National Partnership for Women & Families

In the News

Study Finds Women Underrepresented in HIV Drug Trials

Study Finds Women Underrepresented in HIV Drug Trials

October 6, 2015— Women are underrepresented in clinical trials for HIV drugs and related research, according to a study published in the Journal of Acquired Immune Deficiency Syndromes, Reuters reports.

Study Details

For the study, researchers analyzed 500 studies published in major medical journals. The studies were published over several decades, including studies as recent as 2012.

The researchers found that while women comprised about 50% of HIV cases worldwide, they usually accounted for only 11% of study participants in studies examining HIV cures, 19% of study participants in studies for HIV drugs and 38% of study participants in studies for HIV vaccines.

Discussion

Lead author Mirjam Curno and colleagues noted that, historically, female participation also has been low in cancer, depression and heart disease research as well as in advanced human trials for experimental drugs. Curno said, "Based on previous studies in other health areas, [their study finding] wasn't surprising, but perhaps disappointing given that nearly half of those living with HIV are women."

Senior study author Shirin Heidari said, "Failing to systematically study sex and gender differences in health research leads to less evidence-based medicine for one sex or another." Heidari noted that women and men can have different symptoms and respond differently to the same treatment, even when the disease is the same.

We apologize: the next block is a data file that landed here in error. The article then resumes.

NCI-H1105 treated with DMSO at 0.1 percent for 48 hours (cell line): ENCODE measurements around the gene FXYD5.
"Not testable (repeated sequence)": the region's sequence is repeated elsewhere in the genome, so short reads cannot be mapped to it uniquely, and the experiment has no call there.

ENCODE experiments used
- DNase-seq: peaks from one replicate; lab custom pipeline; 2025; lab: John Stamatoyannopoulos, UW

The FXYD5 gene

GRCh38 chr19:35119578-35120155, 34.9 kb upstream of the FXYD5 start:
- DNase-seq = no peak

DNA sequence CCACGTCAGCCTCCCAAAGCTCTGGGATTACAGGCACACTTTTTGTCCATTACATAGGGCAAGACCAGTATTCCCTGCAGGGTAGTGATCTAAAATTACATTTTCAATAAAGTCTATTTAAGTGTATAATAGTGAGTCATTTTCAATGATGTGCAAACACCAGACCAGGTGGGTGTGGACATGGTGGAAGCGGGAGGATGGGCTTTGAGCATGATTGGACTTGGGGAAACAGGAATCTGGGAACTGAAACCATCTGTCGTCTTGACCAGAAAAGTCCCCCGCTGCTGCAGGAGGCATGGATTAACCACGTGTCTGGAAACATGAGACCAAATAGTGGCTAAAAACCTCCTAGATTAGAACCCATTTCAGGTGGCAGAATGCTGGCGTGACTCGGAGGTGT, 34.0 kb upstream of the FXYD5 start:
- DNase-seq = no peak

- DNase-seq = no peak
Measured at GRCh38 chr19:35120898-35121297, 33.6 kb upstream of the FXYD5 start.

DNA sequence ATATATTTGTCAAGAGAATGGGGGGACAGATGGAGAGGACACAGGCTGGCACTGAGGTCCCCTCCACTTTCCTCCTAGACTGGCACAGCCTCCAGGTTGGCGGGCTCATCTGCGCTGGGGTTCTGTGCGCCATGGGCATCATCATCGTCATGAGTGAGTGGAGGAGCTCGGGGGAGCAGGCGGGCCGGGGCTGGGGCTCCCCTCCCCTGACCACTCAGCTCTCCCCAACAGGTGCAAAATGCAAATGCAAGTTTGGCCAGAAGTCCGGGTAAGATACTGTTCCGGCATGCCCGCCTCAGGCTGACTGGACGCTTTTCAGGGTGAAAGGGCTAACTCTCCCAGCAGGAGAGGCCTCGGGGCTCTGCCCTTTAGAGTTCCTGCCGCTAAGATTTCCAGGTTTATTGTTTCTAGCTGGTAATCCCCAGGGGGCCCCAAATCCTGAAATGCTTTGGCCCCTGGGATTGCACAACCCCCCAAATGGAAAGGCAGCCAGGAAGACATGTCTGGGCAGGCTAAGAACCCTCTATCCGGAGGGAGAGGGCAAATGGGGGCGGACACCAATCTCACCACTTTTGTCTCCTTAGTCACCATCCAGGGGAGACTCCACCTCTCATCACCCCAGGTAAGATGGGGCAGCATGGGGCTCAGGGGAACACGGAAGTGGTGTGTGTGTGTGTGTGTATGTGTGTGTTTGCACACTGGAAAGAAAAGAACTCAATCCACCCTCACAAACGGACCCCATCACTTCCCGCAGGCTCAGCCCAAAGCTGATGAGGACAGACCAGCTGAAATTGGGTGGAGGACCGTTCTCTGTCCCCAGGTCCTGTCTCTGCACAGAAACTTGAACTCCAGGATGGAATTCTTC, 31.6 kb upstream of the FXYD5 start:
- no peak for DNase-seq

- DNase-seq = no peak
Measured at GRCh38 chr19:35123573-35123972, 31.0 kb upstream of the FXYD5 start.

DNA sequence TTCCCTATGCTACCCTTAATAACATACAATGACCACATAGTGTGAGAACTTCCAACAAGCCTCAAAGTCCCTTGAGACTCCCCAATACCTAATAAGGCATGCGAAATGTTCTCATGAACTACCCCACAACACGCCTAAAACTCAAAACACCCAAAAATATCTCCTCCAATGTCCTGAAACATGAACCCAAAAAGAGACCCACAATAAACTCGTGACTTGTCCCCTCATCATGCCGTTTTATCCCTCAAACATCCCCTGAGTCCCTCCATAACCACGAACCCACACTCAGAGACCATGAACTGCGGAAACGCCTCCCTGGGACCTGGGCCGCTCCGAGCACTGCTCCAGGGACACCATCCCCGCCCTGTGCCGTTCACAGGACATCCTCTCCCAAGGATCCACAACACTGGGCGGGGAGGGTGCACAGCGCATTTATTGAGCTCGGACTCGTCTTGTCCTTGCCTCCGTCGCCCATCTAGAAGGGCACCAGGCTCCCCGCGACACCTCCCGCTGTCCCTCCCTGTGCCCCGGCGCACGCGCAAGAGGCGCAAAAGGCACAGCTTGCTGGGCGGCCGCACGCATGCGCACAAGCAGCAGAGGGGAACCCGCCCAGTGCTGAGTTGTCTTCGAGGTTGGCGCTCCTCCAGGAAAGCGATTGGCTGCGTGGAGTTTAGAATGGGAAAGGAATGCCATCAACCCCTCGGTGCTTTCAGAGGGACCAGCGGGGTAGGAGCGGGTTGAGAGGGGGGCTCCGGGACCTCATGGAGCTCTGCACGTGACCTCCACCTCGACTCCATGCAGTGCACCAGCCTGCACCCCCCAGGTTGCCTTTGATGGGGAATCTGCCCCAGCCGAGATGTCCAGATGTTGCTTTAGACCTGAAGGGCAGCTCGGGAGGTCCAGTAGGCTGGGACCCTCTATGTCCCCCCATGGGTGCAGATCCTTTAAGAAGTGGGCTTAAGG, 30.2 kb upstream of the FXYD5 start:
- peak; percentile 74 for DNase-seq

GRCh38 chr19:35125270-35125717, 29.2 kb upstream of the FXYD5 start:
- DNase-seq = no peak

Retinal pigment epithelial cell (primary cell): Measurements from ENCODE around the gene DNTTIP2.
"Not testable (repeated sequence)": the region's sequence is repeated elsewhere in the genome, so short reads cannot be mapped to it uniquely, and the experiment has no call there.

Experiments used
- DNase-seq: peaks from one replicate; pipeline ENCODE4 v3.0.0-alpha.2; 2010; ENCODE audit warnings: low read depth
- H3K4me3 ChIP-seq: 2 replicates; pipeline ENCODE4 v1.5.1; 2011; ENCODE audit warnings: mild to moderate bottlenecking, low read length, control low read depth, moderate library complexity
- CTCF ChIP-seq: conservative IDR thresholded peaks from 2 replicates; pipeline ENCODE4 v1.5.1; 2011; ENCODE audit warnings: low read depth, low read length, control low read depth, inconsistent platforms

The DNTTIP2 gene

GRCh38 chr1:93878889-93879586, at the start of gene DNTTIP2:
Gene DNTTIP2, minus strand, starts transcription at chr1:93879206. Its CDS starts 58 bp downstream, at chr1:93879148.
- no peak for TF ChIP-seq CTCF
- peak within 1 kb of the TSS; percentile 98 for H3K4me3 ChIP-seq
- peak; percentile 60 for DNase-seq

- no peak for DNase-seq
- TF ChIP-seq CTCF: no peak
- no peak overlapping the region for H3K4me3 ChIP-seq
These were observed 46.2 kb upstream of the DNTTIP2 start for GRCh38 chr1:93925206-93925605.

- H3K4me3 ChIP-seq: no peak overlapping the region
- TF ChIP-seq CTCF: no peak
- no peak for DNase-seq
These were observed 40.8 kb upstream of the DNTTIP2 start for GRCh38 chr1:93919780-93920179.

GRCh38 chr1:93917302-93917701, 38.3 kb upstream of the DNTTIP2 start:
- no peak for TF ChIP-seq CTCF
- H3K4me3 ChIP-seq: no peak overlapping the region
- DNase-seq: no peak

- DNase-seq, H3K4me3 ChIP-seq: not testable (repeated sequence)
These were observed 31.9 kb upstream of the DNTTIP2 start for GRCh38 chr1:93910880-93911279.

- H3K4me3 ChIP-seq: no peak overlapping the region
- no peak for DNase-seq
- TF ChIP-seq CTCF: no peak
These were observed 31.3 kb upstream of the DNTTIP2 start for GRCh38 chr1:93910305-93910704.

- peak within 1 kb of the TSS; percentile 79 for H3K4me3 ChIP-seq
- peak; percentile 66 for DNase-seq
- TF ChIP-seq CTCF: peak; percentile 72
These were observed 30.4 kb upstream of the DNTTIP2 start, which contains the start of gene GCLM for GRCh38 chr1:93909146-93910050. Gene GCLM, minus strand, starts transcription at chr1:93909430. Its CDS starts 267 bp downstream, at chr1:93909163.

Mary Foulkes -- a biostatistics researcher at George Washington University, who was not involved in the study -- noted that the studies might not have intended to favor men but enrolled fewer women because of constraints that disproportionately affect women, such as need for child or elder care and limited time or transportation. She added that the study did not examine why women who might have been eligible for an HIV study opted not to participate.

Further, Foulkes noted that trial enrollment criteria that prevent women who are pregnant, nursing or of childbearing age from signing up can limit the study from enrolling enough women, Reuters reports. In addition, Monica Gandhi -- an HIV specialist at the University of California-San Francisco, who also was not involved in the study -- said eligibility criteria have prevented large numbers of women from participating even in HIV trials intended for female patients. Gandhi added that the underrepresentation of women in HIV studies can limit the value of any study findings for female HIV patients (Rapaport, Reuters, 10/2).